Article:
Review: #10292 The Friends Apartments
At double the size of the wildly successful LEGO Ideas set based on the classic 90’s sitcom, The Friends Apartments captures many more details for die-hard fans.
$149.99 (149.99€ / £134.99 / 199.99 CAD / 259.99 AUD), 2,048 pieces, ages 18+. With so many pieces, this set comes to just $0.073 per piece in the USA; well below the benchmark of $0.10 per piece. That’s a pretty good value, especially given that the set includes seven minifigures, and a fairly typical assortment of small, medium and large parts.
#10292 The Friends Apartments will be released worldwide on Wednesday May 19th at LEGO.com and LEGO-Brand Retail Stores (or Tuesday, June 1, 2021 without VIP membership).
Just looking at the front of the box is enough to make the Friends theme song start playing in my mind, as my eyes struggle to drink in all the tiny details packed into this set. There’s the giant poking device they use to poke Ugly Naked Guy! There’s the Etch-A-Sketch on the back of Joey and Chandler’s door! There’s the foosball table! Is that a cheesecake on the floor of the hallway? Yes, yes it is. And what is Joey’s minifig wearing? “I’m Chandler, could I BE wearing any more clothes?”. These are just some of the Easter Eggs waiting for the builder to discover.
When I just look at the front of the box, the two apartments, joined by a hallway, seem a bit too cluttered with Friends ephemera. It’s as if the designer wanted to put all of their favorite elements from their favorite episodes into one set, regardless of season or continuity across the two apartments. Once I spin the box around, it seems as if this is meant to be more of a play set, where pieces can be added or removed to create various beloved scenes. The minifigures break this assumption a bit though, because many wear specific costumes strongly associated with specific episodes. For example, Joey’s minifigure is dressed for the episode “The One Where No One Is Ready”, and doesn’t really work for other episodes. Obviously these minifigures could be swapped out with the previous Friends set if that bothered the builder.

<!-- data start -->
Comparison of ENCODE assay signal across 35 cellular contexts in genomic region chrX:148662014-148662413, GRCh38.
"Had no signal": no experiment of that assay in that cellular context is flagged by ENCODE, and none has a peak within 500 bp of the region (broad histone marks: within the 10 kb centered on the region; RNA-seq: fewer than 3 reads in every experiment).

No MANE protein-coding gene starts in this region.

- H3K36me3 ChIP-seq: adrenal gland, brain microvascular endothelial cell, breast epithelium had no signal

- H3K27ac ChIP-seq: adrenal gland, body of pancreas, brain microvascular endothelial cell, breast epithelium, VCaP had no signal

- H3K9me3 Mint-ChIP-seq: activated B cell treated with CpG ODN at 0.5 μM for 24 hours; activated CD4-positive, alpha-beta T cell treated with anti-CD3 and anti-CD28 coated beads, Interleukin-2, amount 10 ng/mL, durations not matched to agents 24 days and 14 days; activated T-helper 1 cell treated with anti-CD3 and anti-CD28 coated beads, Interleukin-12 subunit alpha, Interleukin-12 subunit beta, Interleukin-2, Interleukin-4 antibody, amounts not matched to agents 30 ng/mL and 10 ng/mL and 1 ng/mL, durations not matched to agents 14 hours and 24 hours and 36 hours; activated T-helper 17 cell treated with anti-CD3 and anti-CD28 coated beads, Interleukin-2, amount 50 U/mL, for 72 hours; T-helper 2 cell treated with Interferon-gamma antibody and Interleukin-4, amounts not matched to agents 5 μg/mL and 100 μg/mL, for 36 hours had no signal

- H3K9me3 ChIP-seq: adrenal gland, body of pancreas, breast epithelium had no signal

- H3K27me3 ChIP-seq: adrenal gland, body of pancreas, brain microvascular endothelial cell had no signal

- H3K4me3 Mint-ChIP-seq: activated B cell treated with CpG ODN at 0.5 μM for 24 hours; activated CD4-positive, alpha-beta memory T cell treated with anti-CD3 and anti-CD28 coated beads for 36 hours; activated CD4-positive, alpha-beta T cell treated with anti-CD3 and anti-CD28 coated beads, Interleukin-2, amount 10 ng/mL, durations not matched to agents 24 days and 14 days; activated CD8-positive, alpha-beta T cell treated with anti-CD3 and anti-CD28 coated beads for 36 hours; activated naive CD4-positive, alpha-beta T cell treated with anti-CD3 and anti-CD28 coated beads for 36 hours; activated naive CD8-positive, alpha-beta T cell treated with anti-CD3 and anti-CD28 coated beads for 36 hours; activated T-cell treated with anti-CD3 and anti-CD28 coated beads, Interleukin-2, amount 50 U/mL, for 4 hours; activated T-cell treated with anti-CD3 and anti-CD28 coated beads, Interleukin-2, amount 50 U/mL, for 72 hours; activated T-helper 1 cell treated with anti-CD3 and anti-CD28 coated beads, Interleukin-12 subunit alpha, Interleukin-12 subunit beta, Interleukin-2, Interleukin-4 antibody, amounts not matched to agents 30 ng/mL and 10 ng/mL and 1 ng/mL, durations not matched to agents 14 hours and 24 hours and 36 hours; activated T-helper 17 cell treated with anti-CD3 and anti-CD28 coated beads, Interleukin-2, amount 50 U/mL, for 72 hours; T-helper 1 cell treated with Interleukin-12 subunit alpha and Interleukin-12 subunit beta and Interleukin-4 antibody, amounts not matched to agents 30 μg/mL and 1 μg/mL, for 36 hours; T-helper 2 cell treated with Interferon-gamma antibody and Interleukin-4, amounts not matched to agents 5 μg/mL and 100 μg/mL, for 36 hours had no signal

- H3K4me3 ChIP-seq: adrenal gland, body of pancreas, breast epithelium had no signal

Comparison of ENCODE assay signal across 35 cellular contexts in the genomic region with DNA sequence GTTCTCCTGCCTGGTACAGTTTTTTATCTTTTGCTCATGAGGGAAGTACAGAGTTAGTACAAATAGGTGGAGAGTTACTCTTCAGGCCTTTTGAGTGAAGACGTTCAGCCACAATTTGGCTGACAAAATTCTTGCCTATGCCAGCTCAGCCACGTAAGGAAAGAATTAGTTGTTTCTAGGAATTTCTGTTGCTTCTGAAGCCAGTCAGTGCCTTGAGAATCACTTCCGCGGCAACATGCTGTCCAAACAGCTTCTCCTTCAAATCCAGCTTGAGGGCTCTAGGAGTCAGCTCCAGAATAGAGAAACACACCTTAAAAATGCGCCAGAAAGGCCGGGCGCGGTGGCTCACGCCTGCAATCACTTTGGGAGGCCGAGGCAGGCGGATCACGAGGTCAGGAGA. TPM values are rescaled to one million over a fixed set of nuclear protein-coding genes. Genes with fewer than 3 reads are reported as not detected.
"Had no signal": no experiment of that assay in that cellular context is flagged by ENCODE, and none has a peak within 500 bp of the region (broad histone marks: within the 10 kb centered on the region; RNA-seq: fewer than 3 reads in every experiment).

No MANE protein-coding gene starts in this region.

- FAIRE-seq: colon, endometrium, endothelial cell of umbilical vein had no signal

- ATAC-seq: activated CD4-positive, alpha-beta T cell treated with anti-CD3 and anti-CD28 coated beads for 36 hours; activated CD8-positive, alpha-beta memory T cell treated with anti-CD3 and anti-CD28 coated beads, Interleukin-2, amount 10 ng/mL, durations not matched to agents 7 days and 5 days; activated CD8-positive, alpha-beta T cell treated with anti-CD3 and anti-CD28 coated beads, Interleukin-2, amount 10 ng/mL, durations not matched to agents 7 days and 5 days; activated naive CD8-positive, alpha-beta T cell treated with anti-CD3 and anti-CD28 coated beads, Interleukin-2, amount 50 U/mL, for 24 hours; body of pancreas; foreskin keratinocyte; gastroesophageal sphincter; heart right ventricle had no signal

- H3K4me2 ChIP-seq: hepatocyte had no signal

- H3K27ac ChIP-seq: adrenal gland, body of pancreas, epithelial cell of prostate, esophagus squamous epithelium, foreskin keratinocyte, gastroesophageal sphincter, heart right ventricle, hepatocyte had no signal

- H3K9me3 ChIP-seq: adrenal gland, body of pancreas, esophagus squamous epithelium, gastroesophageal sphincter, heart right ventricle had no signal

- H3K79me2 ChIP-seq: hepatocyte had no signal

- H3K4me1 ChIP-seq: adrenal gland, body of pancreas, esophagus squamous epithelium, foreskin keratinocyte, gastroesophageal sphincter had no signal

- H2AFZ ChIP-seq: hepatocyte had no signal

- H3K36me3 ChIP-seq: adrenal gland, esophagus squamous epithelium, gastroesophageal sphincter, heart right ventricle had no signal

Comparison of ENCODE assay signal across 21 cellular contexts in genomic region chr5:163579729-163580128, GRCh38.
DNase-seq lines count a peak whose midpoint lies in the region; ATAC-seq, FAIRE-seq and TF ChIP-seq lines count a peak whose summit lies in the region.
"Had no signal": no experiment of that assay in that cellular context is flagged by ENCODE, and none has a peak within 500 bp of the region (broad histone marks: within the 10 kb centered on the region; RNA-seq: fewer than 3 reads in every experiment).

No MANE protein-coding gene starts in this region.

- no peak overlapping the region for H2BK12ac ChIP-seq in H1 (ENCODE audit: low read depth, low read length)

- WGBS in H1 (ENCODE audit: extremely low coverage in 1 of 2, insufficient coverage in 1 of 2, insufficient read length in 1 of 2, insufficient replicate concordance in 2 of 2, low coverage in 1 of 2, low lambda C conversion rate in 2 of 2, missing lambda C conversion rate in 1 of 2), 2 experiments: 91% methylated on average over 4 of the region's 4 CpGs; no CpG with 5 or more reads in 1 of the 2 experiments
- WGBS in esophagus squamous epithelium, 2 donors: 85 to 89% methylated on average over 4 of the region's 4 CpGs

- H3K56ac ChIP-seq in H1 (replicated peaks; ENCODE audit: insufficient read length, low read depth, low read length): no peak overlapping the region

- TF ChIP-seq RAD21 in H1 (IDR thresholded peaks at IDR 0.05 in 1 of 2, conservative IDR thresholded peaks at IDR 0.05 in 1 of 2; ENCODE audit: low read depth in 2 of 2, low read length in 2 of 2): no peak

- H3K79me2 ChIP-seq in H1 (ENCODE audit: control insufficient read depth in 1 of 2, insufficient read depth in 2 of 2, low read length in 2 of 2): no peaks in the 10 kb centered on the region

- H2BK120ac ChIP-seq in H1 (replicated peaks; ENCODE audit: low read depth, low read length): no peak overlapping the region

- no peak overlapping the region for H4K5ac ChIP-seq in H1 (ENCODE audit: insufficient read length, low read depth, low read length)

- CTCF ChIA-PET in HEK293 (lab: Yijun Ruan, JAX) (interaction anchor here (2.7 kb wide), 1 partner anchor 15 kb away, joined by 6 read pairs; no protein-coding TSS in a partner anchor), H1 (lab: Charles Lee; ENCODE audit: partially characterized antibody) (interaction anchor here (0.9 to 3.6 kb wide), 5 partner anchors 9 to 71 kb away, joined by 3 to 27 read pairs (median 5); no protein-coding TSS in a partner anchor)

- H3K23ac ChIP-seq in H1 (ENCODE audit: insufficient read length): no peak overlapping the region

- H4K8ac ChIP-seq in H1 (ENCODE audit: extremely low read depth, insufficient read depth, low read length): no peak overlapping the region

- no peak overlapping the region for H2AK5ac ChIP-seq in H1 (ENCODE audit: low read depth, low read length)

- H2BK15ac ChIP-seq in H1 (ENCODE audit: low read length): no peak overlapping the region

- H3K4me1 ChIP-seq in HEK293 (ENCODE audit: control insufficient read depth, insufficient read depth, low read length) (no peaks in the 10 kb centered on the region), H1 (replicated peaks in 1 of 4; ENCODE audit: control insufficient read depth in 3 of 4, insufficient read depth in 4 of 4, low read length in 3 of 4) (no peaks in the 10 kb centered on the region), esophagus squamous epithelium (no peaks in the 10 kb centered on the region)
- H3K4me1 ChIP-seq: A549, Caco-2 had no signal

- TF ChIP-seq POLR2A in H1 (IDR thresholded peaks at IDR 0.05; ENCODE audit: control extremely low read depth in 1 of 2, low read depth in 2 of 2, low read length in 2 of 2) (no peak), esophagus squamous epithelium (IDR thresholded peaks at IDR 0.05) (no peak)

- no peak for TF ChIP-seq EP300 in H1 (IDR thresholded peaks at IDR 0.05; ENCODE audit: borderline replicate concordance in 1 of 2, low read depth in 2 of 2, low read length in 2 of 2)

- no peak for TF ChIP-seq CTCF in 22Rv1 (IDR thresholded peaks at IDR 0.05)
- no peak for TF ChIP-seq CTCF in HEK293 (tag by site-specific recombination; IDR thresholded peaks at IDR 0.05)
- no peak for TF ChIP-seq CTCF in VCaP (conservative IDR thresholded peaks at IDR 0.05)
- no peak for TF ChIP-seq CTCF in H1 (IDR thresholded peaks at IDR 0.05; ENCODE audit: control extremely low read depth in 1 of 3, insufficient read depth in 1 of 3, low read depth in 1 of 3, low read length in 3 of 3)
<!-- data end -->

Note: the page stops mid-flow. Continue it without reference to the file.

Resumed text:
It appears that this will be a fairly straightforward build, though there are some elements that I’m excited about. I’m curious about the angled walls and the prominent ceiling beam in Monica and Rachel’s apartment, and I’m excited about the cabinets and floor insert in Joey and Chandler’s apartment. I anticipate this being a relatively fast, enjoyable and nostalgic building experience.
The box is pretty large and heavy, which is not surprising given that it includes more than 2000 pieces. (The LEGO Group is getting better at reducing empty space in the box to cut down on shipping expenses.)
- Box Size: 57.5 × 37.2 × 9.9 cm (22 3/4 × 14 5/8 × 4”)
- Box Weight: 2.72 kg (6 lbs)
- Box Density: 2720 grams / 21.2 Liters = 128 g/L.
- LEGO Parts Weight: 1778 g (3.92 lbs)
- Weight per part: 1778 g / 2048 pieces = 0.87 g/piece
- Price per part: $149.99 / 2048 pieces = $0.073 per part
- Price per gram: $149.99 / 1778 g = $0.084 per gram
What’s in the box?
- Stage 1: 1x Medium unmarked bag.
- Stage 2: 1x Extra Large bag (marked 209S1).
- Stage 3: 1x Large bag (marked 509S1).
- Stage 4: 1x Large bag (marked 409S1).
- Stage 5: 1x Large bag (marked 409S1).
- Stage 6: 1x Large bag (marked 609S1).
- Stage 7: 1x Large bag (marked 409S1).
- Stage 8: 1x Medium unmarked bag.
- Stage 9: 1x Medium unmarked bag.
- Stage 10: 1x Large bag (marked 110S1), and 1x Medium unmarked bag.
- Stage 11: 1x Large bag (marked 409S1).
- Stage 12: 1x Large unmarked bag.
- Stage 13: 1x Large bag (marked 310S1).
- Stage 14: 1x Large bag (marked 310S1), and 1x Small unmarked bag.
- Stage 15: 1x Larger bag (marked 409S1).
- An unmarked bag (containing a canoe in 38Dark Orange, 2x 8×16 plates in 312Medium NougatMedium Dark Flesh, and 4x 2×16 plates in 26Black).
- Bag (marked 6350756) containing a 27 x 19.3mm (10 5/8” x 7 ½”) Instruction booklet and a small 10.2 x 11cm (4” x 4 3/8”) sticker sheet.
The build process takes place over 15 stages, although it is easy to take a break halfway through since each of the two apartments takes about half of the overall build time.